by Dips O’Donnell
About twenty years ago I worked for a business called Visy Pack. The Visy Pack factory was next door to Visy Board which was a major part of Richard Pratt’s packaging empire. Visy Pack was situated at the end of Edwards Street in Reservoir just down the road from Edwards Lake. The lake was known as the Reservoir wetlands because it was home to a variety of water birds, and because it was a favourite haunt for local teenagers who were working on their night moves.
Visy Pack was a multicultural melting pot. Greeks, Turks, Cypriots, Lebanese, Chinese, Scots, Irish and those of us loosely called Australians all toiled away under the hot asbestos roof. There were some wonderful characters there and some not so wonderful bullies. The mangling of the English language from those who had settled in Australia from various parts of the world was beautiful.
There was a Greek bloke (you guessed it, his name was Con) who started and finished each sentence with “fuckin’”. Con still wouldn’t have a clue how much enjoyment he gave me.
“Fuckin’ it’s broken …….fuckin’” he would explain as he bent over the stalled machine. I knew very well it was broken but I just loved to ask him anyway. I spent most of my conversations with Con biting my tongue.
My favourite was Rosa. Rosa was the quintessential Italian Mama. She was probably late fifties or early sixties, shaped like a Chianti bottle, and she moved with a painful looking waddle up and down the factory floor. Rosa told me she lived in “Pasqua Valee” (Pascoe Vale). I’ll never forget the day she arrived at work and sadly informed me that her best friend had been diagnosed with “the muldible skaroosi”. I felt very sorry for her friend but had no idea what disease had inflicted her. Later on I figured it out – Multiple Sclerosis.
Besides making various types of carton board packaging Visy Board was also a benevolent employer of current and past Carlton footballers. Many times during our daily activities we were blessed by the presence of Jezza, some of his former team mates, and even current (at the time) Carlton players like Wayne Harmes. As Jezza strode down the corridors of power blokes would mutter under their breaths from behind cupped hands, “you beauty !!” ala Mike Williamson’s call of Jezza’s screamer in the 1970 Grand Final.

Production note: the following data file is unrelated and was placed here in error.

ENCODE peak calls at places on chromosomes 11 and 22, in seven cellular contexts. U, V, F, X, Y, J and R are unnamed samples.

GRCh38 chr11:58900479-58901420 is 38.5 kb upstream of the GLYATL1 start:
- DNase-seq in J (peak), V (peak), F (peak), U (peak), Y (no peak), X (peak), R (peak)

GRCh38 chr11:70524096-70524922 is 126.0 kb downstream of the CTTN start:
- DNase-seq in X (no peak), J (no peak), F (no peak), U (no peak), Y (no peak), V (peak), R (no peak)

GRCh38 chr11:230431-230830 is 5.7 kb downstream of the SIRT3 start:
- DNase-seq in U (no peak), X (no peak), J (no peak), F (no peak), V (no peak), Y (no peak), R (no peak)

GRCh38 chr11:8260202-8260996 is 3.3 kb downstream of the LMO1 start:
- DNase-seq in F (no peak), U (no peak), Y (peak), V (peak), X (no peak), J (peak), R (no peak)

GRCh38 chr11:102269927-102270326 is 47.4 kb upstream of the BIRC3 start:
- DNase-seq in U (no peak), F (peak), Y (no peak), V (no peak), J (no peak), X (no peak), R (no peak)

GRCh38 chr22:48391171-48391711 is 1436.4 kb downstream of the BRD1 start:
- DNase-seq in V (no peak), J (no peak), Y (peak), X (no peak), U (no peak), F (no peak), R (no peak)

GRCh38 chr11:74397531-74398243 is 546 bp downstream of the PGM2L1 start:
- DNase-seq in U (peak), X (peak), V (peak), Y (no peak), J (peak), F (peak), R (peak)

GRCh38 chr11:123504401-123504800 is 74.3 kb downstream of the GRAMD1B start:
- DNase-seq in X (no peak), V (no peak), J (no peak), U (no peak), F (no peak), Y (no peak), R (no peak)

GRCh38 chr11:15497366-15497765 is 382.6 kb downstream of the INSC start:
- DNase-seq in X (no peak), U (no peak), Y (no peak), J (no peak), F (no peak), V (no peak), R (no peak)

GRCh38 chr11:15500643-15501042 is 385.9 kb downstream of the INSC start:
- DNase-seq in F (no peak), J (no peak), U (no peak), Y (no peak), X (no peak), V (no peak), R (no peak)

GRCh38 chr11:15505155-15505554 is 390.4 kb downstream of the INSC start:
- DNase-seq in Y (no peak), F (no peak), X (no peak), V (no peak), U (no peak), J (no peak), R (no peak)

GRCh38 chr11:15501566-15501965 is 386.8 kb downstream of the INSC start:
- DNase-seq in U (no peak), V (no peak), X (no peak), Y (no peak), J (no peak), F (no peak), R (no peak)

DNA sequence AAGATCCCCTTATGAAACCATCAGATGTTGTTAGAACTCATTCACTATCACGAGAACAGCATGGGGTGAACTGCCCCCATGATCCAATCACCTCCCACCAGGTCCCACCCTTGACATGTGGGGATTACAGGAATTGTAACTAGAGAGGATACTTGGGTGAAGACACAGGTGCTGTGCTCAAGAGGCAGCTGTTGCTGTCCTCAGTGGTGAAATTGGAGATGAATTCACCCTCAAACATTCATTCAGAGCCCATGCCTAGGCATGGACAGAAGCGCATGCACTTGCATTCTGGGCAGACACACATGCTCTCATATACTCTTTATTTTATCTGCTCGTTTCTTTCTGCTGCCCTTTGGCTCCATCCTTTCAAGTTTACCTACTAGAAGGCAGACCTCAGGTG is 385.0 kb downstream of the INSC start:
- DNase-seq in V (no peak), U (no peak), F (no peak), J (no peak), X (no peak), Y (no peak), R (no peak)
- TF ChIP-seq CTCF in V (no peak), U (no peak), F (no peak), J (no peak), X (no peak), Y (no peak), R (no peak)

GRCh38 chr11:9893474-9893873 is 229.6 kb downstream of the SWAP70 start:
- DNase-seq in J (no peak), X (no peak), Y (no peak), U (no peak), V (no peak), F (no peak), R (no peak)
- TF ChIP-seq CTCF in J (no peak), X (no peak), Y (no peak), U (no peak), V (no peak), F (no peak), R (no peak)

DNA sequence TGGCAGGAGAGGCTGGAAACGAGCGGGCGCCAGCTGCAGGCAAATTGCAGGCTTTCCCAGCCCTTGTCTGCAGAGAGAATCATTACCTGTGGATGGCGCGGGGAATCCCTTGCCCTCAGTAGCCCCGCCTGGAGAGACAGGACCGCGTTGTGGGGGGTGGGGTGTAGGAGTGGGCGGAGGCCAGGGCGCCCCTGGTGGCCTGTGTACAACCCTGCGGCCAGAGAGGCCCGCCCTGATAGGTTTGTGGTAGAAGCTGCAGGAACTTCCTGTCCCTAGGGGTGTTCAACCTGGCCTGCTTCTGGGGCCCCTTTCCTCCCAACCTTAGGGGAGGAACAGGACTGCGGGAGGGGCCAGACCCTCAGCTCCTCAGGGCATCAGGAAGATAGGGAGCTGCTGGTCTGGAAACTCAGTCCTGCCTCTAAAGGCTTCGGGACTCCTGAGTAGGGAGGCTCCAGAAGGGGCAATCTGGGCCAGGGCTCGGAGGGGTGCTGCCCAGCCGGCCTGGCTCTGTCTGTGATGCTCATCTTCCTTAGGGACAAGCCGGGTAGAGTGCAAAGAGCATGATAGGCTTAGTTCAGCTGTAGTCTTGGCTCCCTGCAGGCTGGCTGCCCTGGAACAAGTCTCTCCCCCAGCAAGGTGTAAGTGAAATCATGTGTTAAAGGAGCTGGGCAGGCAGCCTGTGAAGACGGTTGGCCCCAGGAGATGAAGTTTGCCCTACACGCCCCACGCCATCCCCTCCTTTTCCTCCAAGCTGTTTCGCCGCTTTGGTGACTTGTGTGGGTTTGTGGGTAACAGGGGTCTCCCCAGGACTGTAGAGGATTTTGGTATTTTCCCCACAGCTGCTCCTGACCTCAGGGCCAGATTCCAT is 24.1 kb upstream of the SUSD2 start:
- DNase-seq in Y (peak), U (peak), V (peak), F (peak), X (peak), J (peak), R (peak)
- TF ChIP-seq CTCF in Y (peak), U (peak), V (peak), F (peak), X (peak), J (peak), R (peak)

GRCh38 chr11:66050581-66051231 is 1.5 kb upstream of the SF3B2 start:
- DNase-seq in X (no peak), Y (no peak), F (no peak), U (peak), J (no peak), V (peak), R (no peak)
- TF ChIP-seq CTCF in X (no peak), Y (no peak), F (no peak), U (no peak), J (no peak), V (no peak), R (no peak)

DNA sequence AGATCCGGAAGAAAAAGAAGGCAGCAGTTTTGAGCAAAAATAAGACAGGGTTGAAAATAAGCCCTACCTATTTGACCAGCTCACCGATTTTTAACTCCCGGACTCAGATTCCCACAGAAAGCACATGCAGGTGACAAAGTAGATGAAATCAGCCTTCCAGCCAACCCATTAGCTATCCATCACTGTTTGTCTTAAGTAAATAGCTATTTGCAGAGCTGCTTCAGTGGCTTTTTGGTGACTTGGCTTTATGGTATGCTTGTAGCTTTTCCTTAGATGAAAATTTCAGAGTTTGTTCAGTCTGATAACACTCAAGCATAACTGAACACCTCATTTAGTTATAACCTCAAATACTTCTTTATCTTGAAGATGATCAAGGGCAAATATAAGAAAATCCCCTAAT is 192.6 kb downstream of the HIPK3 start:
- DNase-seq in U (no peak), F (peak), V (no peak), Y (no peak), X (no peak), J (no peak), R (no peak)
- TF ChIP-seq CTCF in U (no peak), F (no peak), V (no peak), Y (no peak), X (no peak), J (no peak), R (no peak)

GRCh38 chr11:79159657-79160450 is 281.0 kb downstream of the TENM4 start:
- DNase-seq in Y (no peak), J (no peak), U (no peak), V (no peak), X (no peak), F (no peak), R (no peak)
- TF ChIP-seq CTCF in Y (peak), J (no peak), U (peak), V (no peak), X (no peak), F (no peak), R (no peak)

The sales manager of Visy Pack was also a bloke of some repute. His name was WG (Bill) Howard. Bill Howard was the first bloke to win two Stawell Gifts in a row in 1966 and 1967. What was most remarkable about Bill’s two wins was that he won in 1966 in a time of 11.9 seconds running off a mark of 8 ¾ yards, then won in 1967 in 11.6 seconds off 5 ¾ yards. Bill could run like the wind but was badly affected by injuries which ended his career prematurely.
But there was another bloke who worked away in the factory in his own quiet fashion who largely went under the radar. He was a very softly spoken but friendly bloke who operated the gluing machines that stuck the boxes into the required shape at the end of their production process. You could tell he’d played a lot of football in his time. His hands had that tortured look about them with gnarly knuckles protruding out on unnatural angles. He was just shy of 6 feet tall in the old language and if he ever featured on a footy card would have been described as a “utility”. His name is Graeme Whitnall.
Graeme was the son of a champion country footballer Noel Whitnall, and the father of Carlton 2006 best and fairest Lance Whitnall. He was probably unlucky to land at Carlton in the early to mid seventies because he had to compete with some of the game’s more gifted players at the time to get a game, but he still managed to play 66 games for the Blues from 1973 to 1981. Interestingly he played a season back at Maryborough in 1979 after he and Jezza (then Carlton’s captain and coach) apparently clashed in 1978. I wonder what conversations they had when they ran into each other on the factory floor.
I’d love to know what less prominent champion sports people other Almanackers have mixed with or been acquainted with. People who go about their daily business largely undetected but who have a wonderful sporting story to tell, blokes like Graeme Whitnall. As you travel home from work on the train or if you’re sitting in another traffic jam on your daily commute, have a little glance at the person in the next seat or the next car. You might see a hidden gem.